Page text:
A213670


Irregular triangle read by rows: a(n,k) is the number of vertex subsets of the rooted tree with MatulaGoebel number n having k components in the induced subgraph (n>=1, k>=0).


1



1, 1, 1, 3, 1, 6, 1, 1, 6, 1, 1, 10, 5, 1, 10, 5, 1, 11, 3, 1, 1, 11, 3, 1, 1, 15, 15, 1, 1, 15, 15, 1, 1, 15, 15, 1, 1, 17, 11, 3, 1, 17, 11, 3, 1, 17, 11, 3, 1, 21, 35, 7, 1, 20, 6, 4, 1, 1, 17, 11, 3, 1, 25, 27, 11, 1, 20, 6, 4, 1, 1, 24, 30, 8, 1, 1, 24, 30, 8, 1, 1, 21, 35, 7
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OFFSET

1,4


COMMENTS

The MatulaGoebel number of a rooted tree can be defined in the following recursive manner: to the onevertex tree there corresponds the number 1; to a tree T with root degree 1 there corresponds the tth prime number, where t is the MatulaGoebel number of the tree obtained from T by deleting the edge emanating from the root; to a tree T with root degree m>=2 there corresponds the product of the MatulaGoebel numbers of the m branches of T.
Number of entries in row n = 1 + number of vertices in the largest independent vertex subset = 1 + A212625(n).
Sum of entries in row n = 2^{V(n)}, where V(n)=A061775(n) is the number of nodes in the rooted tree with MatulaGoebel number n.


REFERENCES

F. Goebel, On a 11 correspondence between rooted trees and natural numbers, J. Combin. Theory, B 29 (1980), 141143.
I. Gutman and A. Ivic, On Matula numbers, Discrete Math., 150, 1996, 131142.
I. Gutman and YN. Yeh, Deducing properties of trees from their Matula numbers, Publ. Inst. Math., 53 (67), 1993, 1722.
D. W. Matula, A natural rooted tree enumeration by prime factorization, SIAM Review, 10, 1968, 273.
P. Tittmann, I. Averbuch, and J. A. Makowsky, The enumeration of vertex induced subgraphs with respect to the number of components, Eur. J. Combinatorics, 32, 2011, 954974.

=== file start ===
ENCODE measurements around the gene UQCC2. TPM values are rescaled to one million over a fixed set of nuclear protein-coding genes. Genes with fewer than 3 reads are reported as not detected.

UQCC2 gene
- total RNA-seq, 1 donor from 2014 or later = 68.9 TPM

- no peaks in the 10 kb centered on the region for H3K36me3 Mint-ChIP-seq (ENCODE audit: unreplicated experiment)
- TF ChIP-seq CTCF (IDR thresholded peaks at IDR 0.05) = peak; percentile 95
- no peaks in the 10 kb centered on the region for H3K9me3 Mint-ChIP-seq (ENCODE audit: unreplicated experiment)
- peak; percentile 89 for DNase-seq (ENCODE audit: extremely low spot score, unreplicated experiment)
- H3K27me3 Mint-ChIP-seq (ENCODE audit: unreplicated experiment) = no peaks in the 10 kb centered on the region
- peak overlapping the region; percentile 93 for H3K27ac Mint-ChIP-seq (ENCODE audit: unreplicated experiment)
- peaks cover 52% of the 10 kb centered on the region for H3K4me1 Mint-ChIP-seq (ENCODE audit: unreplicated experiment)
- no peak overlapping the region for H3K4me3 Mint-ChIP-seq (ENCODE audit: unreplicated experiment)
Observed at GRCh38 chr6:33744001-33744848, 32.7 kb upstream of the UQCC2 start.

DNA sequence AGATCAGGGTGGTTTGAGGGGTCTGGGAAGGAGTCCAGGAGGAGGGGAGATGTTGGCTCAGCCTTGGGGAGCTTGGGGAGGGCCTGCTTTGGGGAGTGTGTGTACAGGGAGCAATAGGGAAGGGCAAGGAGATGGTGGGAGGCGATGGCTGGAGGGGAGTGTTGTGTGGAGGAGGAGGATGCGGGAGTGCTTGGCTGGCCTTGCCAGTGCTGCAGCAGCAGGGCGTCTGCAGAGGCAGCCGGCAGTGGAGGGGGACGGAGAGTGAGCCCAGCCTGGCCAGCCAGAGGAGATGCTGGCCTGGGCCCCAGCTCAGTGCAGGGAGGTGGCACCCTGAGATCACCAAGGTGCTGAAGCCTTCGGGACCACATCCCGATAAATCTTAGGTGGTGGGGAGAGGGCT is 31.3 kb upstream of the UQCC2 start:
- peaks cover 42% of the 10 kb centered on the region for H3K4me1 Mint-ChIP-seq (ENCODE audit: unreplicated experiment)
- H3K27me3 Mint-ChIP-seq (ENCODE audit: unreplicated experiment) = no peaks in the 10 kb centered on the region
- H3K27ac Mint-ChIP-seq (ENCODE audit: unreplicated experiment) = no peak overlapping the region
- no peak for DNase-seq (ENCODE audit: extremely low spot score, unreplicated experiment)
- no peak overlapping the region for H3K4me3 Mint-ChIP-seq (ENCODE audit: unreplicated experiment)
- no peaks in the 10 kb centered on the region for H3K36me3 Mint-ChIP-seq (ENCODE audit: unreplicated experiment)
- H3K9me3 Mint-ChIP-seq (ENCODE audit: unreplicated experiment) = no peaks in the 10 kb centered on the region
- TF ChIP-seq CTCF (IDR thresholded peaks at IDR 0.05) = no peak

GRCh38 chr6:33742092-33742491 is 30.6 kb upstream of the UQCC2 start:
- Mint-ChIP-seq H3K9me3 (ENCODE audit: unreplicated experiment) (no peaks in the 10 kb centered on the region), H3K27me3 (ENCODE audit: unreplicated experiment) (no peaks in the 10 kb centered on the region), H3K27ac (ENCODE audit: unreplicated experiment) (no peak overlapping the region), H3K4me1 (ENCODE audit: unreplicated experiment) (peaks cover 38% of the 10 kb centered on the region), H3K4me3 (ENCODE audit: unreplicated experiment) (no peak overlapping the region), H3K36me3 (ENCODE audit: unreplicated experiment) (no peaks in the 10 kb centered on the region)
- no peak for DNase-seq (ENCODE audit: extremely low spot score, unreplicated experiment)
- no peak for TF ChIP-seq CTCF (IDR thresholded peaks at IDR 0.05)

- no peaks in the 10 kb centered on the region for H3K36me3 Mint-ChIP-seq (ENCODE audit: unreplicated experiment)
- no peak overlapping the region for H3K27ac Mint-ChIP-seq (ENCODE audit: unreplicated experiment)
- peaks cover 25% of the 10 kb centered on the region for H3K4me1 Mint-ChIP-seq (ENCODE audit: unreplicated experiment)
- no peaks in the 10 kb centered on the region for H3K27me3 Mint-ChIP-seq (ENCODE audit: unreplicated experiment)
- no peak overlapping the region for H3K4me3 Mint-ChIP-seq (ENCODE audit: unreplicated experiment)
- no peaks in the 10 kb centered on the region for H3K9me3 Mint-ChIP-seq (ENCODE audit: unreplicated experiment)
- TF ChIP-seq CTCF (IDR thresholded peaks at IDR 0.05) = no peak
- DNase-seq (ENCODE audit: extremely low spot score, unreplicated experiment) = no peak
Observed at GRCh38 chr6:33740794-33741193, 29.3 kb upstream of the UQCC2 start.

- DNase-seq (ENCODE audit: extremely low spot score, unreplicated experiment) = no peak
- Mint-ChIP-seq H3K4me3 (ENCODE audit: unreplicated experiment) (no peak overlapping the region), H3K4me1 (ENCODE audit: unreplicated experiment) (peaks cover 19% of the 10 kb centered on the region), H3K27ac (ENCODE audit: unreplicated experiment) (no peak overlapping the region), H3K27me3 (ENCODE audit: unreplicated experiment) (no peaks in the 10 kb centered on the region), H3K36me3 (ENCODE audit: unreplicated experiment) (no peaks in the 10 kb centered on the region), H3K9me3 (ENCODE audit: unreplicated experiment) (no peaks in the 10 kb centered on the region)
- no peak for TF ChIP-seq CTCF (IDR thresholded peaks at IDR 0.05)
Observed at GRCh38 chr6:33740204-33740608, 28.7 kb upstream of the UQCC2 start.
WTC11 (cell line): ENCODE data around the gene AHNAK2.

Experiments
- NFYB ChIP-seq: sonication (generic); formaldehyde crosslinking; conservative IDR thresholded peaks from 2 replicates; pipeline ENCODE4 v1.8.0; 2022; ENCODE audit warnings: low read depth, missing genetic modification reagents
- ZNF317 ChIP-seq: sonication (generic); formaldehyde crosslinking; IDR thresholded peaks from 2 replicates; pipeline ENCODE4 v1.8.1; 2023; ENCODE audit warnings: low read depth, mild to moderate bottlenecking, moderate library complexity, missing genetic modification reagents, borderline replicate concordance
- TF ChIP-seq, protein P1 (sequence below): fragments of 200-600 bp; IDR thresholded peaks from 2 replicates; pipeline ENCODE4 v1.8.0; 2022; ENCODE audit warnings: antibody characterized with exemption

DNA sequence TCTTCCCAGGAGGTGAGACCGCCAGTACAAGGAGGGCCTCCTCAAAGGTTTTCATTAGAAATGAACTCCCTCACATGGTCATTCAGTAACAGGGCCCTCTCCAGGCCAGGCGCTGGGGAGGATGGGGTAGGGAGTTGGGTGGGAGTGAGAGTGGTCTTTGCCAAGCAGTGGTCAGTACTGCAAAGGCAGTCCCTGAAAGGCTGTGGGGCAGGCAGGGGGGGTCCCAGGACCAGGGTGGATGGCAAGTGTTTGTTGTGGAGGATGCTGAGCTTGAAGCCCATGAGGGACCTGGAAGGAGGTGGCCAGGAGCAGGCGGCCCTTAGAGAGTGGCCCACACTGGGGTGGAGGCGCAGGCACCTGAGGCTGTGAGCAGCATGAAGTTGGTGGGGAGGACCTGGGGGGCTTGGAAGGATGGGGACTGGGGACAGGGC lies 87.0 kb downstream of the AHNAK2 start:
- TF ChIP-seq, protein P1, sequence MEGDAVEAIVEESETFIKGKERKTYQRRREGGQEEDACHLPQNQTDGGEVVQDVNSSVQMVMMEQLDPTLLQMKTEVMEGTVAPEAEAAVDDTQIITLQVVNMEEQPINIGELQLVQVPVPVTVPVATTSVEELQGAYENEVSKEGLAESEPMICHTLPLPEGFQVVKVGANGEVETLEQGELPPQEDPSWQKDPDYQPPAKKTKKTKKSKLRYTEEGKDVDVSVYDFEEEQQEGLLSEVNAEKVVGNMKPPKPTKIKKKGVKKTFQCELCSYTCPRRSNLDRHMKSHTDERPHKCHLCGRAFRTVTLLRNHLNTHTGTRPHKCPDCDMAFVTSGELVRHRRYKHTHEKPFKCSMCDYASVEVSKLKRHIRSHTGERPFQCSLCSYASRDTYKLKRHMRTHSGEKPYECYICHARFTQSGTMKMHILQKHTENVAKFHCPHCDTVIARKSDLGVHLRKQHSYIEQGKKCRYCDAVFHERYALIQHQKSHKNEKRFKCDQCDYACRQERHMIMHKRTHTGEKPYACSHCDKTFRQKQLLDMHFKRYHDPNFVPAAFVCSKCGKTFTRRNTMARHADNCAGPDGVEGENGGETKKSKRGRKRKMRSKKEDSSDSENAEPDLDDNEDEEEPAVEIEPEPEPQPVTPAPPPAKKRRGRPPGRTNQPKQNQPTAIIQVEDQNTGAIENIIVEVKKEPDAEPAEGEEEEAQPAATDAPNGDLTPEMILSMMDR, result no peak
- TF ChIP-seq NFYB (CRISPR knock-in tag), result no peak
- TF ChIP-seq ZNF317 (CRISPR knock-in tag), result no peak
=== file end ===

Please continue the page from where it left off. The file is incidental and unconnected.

LINKS



FORMULA

Following the Tittmann et al. reference, for a tree T we introduce the bivariate generating polynomial Q(T;x,y) of the vertex subsets A of T with respect to number of vertices in A (marked by x) and the number of induced connected components (marked by y). For example, for the path P_3 = abc we have Q(P_3;x,y) = 1 + xy + xy + xy + x^2*y^2 + yx^2 + yx^2 + y*x^3, the terms corresponding to the vertex subsets empty, a, b, c, ac, ab, bc, and abc, respectively. For a rooted tree T, instead of Q(T;x,y) we shall write Q(n), where n is the MatulaGoebel number of T. We break up Q(n) into Q'(n) and Q"(n), referring to vertex subsets containing and not containing the root, respectively. Obviously, Q(n) = Q'(n) + Q"(n). We have Q'(1)=xy, Q"(1)=1; Q'(tth prime) = xQ'(t) + xyQ"(t), Q"(tth prime) = Q'(t) + Q"(t); if n=rs (r,s>=2), then Q'(n) = Q'(r)Q'(s)/(xy), Q"(n) = Q"(r)Q"(s) (see Theorem 25 in the Tittmann et al. reference). The Maple program is based on these recurrence relations. The command Q(n) yields the bivariate generating polynomial; p(n) yields the generating polynomial of row n.


EXAMPLE

a(5,2)=5 because the rooted tree with MatulaGoebel number 5 is the path P_4 = abcd and the vertex subsets with 2 components in the induced subgraph are: ac, bd, ad, abd, and acd.
Triangle starts:
1,1;
1,3;
1,6,1;
1,6,1;
1,10,5;
1,10,5;
1,11,3,1;


MAPLE

with(numtheory): r := proc (n) options operator, arrow: op(1, factorset(n)) end proc: s := proc (n) options operator, arrow: n/r(n) end proc: G := proc (n) if n = 1 then [x*y, 1] elif bigomega(n) = 1 then [expand(x*G(pi(n))[1]+x*y*G(pi(n))[2]), expand(G(pi(n))[1]+G(pi(n))[2])] else [expand(G(r(n))[1]*G(s(n))[1]/(x*y)), expand(G(r(n))[2]*G(s(n))[2])] end if end proc: Q := proc (n) options operator, arrow: G(n)[1]+G(n)[2] end proc: p := proc (n) options operator, arrow: sort(subs(x = 1, Q(n))) end proc: for n to 25 do seq(coeff(p(n), y, k), k = 0 .. degree(p(n))) end do; # yields sequence in triangular form


CROSSREFS



KEYWORD

nonn,tabf


AUTHOR



STATUS

approved